PALM SPRINGS, CALIF. — The sprawling libertarian Koch network came out against Trump’s executive order banning travel from certain high-risk countries, emailing reporters that it “is the wrong approach and will likely be counterproductive.”
“We believe it is possible to keep Americans safe without excluding people who wish to come here to contribute and pursue a better life for their families,” Brian Hooks, president of the Charles Koch Institute and co-chairman of the Koch’s far-reaching Seminar Network, said. “The travel ban is the wrong approach and will likely be counterproductive.” (RELATED: Three Republican Senators Kick Off Koch’s First Massive Donor Conference In Age Of Trump)
“Our country has benefited tremendously from a history of welcoming people from all cultures and backgrounds. This is a hallmark of free and open societies.”
Hooks and Koch are currently with hundreds of conservative and libertarian donors at the network’s conference in Palm Springs. Held twice a year, the seminars are a gathering place for the Seminar Network, a large group of wealthy donors interested in libertarian causes. This weekend’s seminar, held in the temperate desert outside of Los Angeles, will be the first since Trump’s election and inauguration. (RELATED: Mike Lee Is Certain The Senate Will Confirm Trump’s Supreme Court Nominee)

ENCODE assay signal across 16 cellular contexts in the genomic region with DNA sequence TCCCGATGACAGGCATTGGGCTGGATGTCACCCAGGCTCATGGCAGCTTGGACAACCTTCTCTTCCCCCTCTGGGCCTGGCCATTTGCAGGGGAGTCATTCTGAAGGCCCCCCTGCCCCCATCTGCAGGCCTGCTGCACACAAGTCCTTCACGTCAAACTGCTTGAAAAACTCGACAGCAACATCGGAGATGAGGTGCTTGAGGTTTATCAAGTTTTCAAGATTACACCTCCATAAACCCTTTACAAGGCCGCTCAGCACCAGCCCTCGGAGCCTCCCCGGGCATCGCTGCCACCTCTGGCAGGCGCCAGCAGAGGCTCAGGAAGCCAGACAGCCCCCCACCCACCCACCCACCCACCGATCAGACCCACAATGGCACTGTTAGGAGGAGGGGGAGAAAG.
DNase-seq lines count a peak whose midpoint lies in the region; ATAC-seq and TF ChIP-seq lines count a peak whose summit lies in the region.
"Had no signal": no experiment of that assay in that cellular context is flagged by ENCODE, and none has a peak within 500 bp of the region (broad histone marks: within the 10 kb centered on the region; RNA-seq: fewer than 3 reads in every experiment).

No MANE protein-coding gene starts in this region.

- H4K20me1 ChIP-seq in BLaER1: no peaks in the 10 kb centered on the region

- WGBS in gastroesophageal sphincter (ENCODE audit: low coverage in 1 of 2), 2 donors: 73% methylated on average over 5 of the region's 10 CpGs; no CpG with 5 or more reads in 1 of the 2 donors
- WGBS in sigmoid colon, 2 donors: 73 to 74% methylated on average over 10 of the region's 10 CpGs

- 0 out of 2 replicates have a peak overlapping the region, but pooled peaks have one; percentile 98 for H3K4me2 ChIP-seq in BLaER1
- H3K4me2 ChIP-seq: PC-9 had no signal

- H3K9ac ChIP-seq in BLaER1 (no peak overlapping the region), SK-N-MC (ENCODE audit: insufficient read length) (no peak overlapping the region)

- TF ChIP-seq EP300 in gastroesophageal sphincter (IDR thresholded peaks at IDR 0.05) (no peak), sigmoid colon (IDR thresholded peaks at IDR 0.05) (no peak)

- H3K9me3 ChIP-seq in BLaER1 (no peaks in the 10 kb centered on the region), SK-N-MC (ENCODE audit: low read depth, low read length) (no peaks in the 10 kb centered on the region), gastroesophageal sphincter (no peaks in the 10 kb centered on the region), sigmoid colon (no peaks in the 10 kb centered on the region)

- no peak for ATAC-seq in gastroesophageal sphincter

The network spent hundreds of millions on advertising and advocacy for limited-government politicians — namely, Republicans — running for the U.S. Senate and the House of Representatives, but notably stayed out of the presidential primaries and race. The network is co-chaired by Charles Koch Institute President Brian Hooks and Mark Holden, general counsel for Koch Industries. (RELATED: As Trump Presidency Dawns, Kochs Plan To Bring Hundreds Of Millions To Bear On Next Two Years)
Donors and speakers have expressed cautious enthusiasm for Trump’s announced plan to cut regulation, but have come out strongly against the proposed border-adjustment tax.
Called “A Time to Lead,” the meeting is hosted at the Renaissance Indian Wells Resort and Spa, and is focused on local, grassroots initiatives Americans can take in what Hooks called “the key institutions of society”– “education, community, business and government.” (RELATED: Charles Koch Calls For Action: ‘We Might Not Have An Opportunity Again Like We Have Today’)
There are around 550 individuals included in the “principals” network meeting, which requires at least $100,000 donation to the network. In addition to these invited people, there are approximately 150 staff and speakers, Seminar Network spokesman James Davis told reporters. There is also a larger press presence than any previous conference has allowed. (RELATED: Want Drug-Sentencing Reform? Look To Mike Pence, Congressman Says)
Editor’s Note: Christopher Bedford was a fellow at the Charles Koch Institute in 2010.